These herbs, Adso explains, William took "in moments of greatest tension" and when the novice asked the venerable monk about them, was told, "herbs that are good for an old Franciscan are not good for a young Benedictine." Adso himself comes under the sway of a hallucinogenic on one occasion. Were participants in the story sober in mind and judgment?
I raise these questions about the reliability of the narrative because my proposal involves catching Adso of Melk in a lie. It is a strange lie because it involves confessing to a sin he never committed. I refer to two scenes. The first occurs in the abbey's chapel and involves an extended conversation with an elderly, respected monk named Ubertino. They speak, among other things, about orthodoxy and heterodoxy, truth and error, piety and villainy. The second scene occurs in the kitchen when Adso meets a nameless peasant girl who seduces him. The two episodes appear unrelated but I suggest they refer to the same incident and involve Adso's attempt to obfuscate and befog the reader. He had sex that night, but not with a peasant girl.
Consider the following sequence of events. Adso lies to his master William, telling him he is going to sleep in his cell. This is unexpected because he is obedient to William elsewhere. Adso lies because he wants to speak with Ubertino so he leaves his cell, "stealthily," in order to meet him in the chapel where the elderly Franciscan regularly prays at the statue of the Virgin.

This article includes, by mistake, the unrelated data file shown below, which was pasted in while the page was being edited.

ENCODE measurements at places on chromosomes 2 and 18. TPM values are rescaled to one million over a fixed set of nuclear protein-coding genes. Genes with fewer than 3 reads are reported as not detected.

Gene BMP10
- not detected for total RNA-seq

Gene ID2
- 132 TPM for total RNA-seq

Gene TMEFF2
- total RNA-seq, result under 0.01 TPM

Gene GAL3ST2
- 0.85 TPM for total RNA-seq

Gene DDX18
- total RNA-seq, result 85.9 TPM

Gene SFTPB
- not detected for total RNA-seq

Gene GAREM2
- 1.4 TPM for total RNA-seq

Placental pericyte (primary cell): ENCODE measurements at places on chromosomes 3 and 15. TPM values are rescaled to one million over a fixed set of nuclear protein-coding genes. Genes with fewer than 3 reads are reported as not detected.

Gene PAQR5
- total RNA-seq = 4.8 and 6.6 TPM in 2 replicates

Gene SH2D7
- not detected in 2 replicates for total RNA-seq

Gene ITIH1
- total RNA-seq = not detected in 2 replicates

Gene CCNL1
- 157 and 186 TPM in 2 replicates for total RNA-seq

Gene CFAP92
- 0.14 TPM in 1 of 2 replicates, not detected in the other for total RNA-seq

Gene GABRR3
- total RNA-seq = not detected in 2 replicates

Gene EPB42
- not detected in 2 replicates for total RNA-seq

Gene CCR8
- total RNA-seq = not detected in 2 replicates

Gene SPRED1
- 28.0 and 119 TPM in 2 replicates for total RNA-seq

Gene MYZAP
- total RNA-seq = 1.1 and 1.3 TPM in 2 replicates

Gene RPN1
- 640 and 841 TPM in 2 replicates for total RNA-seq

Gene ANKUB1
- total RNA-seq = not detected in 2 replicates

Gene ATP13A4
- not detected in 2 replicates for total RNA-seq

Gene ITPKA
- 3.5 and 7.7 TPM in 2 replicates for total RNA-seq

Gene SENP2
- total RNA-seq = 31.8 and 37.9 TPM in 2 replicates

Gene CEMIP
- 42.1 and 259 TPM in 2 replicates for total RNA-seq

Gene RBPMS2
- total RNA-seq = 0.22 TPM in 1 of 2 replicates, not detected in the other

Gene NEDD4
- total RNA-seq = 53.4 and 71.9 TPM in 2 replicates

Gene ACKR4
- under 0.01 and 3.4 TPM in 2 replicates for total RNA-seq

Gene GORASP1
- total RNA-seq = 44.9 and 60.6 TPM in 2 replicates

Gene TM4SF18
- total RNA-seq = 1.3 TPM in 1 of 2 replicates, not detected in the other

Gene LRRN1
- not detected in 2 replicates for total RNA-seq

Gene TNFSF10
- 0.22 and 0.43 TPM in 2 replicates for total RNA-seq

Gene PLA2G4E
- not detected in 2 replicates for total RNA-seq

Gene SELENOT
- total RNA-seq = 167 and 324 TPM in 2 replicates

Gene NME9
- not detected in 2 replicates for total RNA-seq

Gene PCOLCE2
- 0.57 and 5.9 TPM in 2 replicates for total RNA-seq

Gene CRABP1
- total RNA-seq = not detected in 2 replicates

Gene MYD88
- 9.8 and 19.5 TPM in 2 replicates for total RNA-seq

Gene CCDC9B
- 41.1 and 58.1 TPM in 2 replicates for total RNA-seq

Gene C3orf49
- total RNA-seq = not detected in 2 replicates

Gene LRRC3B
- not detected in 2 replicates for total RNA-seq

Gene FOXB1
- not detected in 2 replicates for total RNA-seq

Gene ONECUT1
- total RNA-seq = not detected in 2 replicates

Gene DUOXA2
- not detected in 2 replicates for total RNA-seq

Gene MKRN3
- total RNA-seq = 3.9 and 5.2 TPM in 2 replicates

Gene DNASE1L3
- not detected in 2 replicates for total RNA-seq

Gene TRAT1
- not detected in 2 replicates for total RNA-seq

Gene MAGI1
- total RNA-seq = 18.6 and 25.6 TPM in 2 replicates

When they meet, Adso asks Ubertino for counsel, and the old man immediately and oddly responds with questions: "'What is distressing you? Yearnings?' he asked, almost with yearning himself. 'The yearnings of the flesh?'" It is conspicuous that Ubertino turns the conversation toward sex from the outset, even though they are both praying in church at the moment. Or at least Adso pretends to be praying, which he confesses at the beginning of the scene. Adso tells Ubertino this is not the issue, though he blushes when he does so. Does this blush signal anything? (Signal is a word the semiotician Eco might appreciate). Is the issue in fact sexual desire, despite Adso's denial?